ROOK: Weather problems cut the yield potential of corn, soybeans
South Dakota's corn and soybean production will be off of last year's record mark when farmers produced 236 million bushels of soybeans and nearly 800 million bushels of corn. This year the state was hit by various weather problems which have str...
South Dakota’s corn and soybean production will be off of last year’s record mark when farmers produced 236 million bushels of soybeans and nearly 800 million bushels of corn. This year the state was hit by various weather problems which have stressed the crop and cut the yield potential, especially on corn.
The problems started this spring with above normal rains in the southeast, which delayed corn planting. Some farmers also had to replant a portion of their corn or even take prevent plant, so there is a great deal of variability in the crop. Tim Ostrem, farms near Centerville, S.D., and says his corn yields will be down quite a bit from last year on his dryland fields.
“Our crop got planted later and then we took prevent plant on a portion of it,” he says. “So on corn I was at about 185 last year. I suppose we’ll be 150 this year for yield.”
Doug Hanson, who farms near Elk Point, S.D., says 2016 was one of the toughest planting seasons he can remember. So he’s not going to be able to match last year’s record corn yields, which in many fields ran over 200 bushels per acre.
“We still have a lot of empty holes in these fields that you can’t really see from the highway and you know if we could pull off 160 I guess that would be a nice spot for a year like this,” he says.
The northern half of the state had more timely planting, but some pockets turned dry. Jamie Williamson, DuPont Pioneer commercial business lead, says this is one of the most variable years he’s seen in South Dakota. “All over the board from yields very similar to last year to some that are chopping silage because they’ve had so much stress,” he says.
The other negative has been the heat in July which hit during pollination and caused some tip back on corn ears. Monsanto Agronomist Keith Mockler says that will likely reduce yields by 10 to 15 percent. “We’re seeing quite a bit of tip-back though and that’s just from those hot nights we’ve had that’s pushed this crop along and that’s part of that yield reduction we’re going to take over last year,” he says.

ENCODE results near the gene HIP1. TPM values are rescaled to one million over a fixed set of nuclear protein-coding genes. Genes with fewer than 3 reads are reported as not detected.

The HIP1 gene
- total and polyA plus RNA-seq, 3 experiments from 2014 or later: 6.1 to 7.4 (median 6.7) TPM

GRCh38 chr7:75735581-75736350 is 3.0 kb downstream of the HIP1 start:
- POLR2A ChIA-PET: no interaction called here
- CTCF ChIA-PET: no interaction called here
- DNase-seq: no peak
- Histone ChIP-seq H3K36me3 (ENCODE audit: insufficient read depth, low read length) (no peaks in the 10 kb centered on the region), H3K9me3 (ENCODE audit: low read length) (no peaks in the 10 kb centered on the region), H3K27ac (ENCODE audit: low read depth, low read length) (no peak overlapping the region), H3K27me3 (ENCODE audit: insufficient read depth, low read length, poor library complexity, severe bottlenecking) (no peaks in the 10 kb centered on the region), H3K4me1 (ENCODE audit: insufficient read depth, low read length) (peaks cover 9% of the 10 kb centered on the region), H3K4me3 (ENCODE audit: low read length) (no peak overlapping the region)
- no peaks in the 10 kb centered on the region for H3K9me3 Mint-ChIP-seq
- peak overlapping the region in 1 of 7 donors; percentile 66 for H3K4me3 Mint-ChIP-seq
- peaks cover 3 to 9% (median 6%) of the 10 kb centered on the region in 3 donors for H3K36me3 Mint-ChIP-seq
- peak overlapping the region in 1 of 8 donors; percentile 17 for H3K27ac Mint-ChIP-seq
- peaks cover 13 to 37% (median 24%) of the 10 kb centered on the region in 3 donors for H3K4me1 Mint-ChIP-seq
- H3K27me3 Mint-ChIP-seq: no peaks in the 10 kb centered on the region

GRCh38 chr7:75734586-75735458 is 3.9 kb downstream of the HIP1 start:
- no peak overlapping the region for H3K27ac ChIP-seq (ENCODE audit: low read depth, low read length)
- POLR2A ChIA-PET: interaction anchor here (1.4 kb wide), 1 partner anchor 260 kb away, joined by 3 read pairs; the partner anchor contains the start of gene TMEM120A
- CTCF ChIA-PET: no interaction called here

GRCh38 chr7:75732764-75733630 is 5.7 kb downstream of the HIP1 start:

In 2015, South Dakota had a record corn yield, but Mockler is projecting a lower state average in 2016. “Last year we were in that 159 to 160 yield on corn for the state average,” he says. “You’re probably gonna be 15 to 24 bushel off that this year.”
The state’s soybean crop has better potential than the corn, but farmers say their yields will be off the record 46 bushel per acre statewide average from last year. Doug Hanson says with the late spring he had to switch to some earlier maturing soybean varieties, so the crop is behind.
Jeff Thompson, farms just north of Sioux Falls, S.D., near Crooks, which has been one of the few garden spots. He says with the adequate rains he’s received all season he’s optimistic about yield potential, especially for the soybeans. “We had real good yields last year so it should be pretty close to last year I’m guessing,” he says. “Pretty much everything in the 60s you know.”
Most of the state’s soybean producing areas have received good rain in August, plus insect pressure has been light with very few reports of soybean aphids. That is generally a good setup for a big crop. But, even with additional rain in August to fill out the beans, Mockler says it will be tough to beat last year’s record 46 bushel per acre yield. “We won’t top it,” he says. “But I think we’re going to be at 44 to 45. I think it’s going to be a pretty good crop, but whether we’re going to top last year. I don’t think so.”